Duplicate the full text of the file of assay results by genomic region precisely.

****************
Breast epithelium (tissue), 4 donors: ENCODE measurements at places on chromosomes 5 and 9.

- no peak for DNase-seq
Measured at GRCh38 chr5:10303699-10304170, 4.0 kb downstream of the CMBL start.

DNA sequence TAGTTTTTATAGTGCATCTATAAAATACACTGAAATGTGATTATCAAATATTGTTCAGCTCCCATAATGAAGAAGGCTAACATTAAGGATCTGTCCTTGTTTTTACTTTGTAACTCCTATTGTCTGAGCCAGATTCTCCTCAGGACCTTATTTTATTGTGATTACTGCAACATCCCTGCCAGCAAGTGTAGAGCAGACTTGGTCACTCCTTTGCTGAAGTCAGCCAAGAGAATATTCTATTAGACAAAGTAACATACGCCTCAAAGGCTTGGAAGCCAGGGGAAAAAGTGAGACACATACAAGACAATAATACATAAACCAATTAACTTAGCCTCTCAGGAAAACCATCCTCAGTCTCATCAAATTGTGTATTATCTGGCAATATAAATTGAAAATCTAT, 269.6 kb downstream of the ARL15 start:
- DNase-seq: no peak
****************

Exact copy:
Breast epithelium (tissue), 4 donors: ENCODE measurements at places on chromosomes 5 and 9.

- no peak for DNase-seq
Measured at GRCh38 chr5:10303699-10304170, 4.0 kb downstream of the CMBL start.

DNA sequence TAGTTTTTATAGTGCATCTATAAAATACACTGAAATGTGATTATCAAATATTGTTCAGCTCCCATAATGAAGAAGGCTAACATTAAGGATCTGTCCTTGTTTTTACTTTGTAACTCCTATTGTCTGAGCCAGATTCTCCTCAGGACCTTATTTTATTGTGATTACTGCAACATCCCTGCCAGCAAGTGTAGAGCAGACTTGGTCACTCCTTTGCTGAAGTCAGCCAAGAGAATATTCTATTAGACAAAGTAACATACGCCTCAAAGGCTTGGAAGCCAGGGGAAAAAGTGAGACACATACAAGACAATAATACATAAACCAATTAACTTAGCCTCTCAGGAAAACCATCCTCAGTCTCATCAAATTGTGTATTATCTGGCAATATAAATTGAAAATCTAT, 269.6 kb downstream of the ARL15 start:
- DNase-seq: no peak